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London dealer Eskenazi Ltd conjured the winning bid of US$5.2m (£2.89m) for the Hongwu period (1398-1402) underglaze copper red dish at Bonhams & Butterfields (17.5/15/10% buyer's premium) on November 17. The price matches that achieved for a Yuan dynasty blue and while flask that was sold by Doyle New York as part of the Morrill collection in September 2003. That was the most expensive piece of Chinese porcelain sold at auction.

It was the latest in a string of high profile Chinese works purchased by the Mayfair firm last month at Sotheby's and Christie's auctions in Hong Kong and London as well as at this 490-lot San Francisco sale.

The 18in (46cm) diameter dish was outstanding for the even tone of its boldly painted pink-red floral decoration. Copper red was notoriously difficult to control in the kiln often running or misfiring to a green colour. Few examples of this quality survive intact and, apart from some fritting and a polished rim, it was in excellent condition - all the more remarkable as the late San Francisco-based vendor Elinor Majors Carlisle used it to serve cracked crab.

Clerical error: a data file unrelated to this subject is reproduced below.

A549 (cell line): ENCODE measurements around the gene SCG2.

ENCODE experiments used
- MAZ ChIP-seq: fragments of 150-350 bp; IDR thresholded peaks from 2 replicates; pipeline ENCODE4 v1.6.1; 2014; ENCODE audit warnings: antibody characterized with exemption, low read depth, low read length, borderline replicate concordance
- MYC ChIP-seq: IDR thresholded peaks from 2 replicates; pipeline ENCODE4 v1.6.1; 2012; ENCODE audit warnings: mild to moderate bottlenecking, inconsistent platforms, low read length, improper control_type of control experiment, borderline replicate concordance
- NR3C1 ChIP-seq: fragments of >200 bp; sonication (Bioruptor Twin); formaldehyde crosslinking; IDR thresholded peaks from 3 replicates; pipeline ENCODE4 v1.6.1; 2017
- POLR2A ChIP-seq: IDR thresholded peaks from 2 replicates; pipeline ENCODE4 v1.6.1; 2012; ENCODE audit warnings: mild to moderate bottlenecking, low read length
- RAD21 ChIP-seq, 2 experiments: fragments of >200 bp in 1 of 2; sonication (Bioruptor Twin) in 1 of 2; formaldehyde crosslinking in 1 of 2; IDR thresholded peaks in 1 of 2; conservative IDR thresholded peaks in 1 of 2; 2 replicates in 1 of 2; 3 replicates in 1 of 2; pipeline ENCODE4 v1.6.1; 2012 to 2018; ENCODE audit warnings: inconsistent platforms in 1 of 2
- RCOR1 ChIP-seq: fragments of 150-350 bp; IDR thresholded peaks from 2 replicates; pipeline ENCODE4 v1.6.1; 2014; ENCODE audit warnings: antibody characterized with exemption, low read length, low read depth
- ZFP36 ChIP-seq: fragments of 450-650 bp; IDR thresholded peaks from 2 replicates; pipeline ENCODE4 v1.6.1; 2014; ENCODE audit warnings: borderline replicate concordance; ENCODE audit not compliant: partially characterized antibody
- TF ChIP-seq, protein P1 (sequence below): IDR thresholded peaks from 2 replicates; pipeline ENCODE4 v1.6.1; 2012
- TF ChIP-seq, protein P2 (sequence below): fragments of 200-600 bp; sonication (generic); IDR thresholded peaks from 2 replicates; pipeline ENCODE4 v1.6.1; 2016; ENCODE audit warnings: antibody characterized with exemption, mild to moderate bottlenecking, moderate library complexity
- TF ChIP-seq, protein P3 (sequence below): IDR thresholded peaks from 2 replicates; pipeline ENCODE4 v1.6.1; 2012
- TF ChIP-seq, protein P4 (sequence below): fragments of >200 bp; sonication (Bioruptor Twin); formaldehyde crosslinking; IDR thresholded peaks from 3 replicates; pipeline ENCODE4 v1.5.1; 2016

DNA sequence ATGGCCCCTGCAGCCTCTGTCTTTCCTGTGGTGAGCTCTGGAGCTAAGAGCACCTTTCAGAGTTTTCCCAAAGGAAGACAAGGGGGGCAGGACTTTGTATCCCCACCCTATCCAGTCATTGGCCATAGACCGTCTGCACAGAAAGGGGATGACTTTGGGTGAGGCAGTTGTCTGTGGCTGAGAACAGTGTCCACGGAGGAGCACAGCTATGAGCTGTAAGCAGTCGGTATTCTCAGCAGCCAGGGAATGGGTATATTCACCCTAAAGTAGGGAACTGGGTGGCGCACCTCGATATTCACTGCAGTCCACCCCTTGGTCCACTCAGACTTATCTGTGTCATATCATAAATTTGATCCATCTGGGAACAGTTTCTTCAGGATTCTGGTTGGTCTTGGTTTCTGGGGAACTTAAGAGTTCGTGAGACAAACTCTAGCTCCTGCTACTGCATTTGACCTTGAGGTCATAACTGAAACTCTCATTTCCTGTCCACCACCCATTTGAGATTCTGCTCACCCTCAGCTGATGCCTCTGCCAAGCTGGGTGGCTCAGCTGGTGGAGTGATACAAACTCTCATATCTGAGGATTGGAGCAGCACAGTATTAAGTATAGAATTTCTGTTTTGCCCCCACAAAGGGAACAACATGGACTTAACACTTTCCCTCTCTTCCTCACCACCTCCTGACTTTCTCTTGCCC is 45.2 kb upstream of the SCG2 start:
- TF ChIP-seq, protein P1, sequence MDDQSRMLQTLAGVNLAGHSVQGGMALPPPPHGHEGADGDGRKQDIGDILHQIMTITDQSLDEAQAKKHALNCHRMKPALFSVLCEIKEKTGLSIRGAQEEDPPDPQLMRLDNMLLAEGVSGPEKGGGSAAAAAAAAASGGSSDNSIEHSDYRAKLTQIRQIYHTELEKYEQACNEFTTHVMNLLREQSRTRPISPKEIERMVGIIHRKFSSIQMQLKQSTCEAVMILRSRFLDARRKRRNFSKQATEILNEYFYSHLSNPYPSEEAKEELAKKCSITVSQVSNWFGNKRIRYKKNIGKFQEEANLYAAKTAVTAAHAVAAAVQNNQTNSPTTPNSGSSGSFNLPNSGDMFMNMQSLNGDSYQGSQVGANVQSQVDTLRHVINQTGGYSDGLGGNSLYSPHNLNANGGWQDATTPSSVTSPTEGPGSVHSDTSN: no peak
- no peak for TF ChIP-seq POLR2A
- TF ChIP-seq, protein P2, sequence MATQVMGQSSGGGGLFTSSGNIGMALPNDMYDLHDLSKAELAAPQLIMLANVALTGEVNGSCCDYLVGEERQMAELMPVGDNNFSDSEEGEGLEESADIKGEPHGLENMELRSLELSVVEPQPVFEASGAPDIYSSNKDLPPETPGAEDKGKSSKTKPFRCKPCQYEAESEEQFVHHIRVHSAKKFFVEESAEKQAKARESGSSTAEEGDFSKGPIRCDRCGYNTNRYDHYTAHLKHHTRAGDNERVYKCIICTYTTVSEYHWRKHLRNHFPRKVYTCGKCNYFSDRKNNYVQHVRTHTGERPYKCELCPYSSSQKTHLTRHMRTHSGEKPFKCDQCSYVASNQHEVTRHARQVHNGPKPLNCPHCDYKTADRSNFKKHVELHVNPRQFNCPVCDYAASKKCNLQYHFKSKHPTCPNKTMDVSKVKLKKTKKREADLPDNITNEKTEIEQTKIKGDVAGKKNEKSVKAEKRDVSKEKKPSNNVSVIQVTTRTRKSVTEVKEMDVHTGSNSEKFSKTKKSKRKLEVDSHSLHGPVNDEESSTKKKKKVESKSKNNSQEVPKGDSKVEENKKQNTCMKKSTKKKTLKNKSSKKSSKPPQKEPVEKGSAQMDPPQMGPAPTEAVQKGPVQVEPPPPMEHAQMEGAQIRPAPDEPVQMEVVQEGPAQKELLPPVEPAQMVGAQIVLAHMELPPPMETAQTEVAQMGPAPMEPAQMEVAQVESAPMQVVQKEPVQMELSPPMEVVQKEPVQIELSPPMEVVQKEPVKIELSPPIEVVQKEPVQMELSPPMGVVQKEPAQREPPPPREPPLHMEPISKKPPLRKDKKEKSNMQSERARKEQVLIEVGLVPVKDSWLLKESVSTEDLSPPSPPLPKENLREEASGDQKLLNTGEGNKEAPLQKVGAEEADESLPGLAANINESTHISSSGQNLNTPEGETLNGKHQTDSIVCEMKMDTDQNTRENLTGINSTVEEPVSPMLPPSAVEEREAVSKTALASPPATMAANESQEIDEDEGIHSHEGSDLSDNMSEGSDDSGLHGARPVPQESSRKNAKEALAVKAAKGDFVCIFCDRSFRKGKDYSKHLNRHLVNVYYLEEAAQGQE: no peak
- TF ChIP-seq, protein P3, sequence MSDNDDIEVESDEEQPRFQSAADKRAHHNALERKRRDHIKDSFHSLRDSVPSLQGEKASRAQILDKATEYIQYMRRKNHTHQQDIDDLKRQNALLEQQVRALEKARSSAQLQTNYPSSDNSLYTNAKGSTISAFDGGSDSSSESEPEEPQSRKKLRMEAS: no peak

Provenance certainly added to the dish's already considerable allure. Mrs Carlisle was the daughter of Alexander Majors, one of the founders of the transcontinental freighting business that became the legendary Pony Express. A formidable woman in her own right, she was an active suffragette and championed many social and political causes. Passionate about travelling and a collector of Chinese art, she bought the dish on one of several trips to China in the early decades of the last century.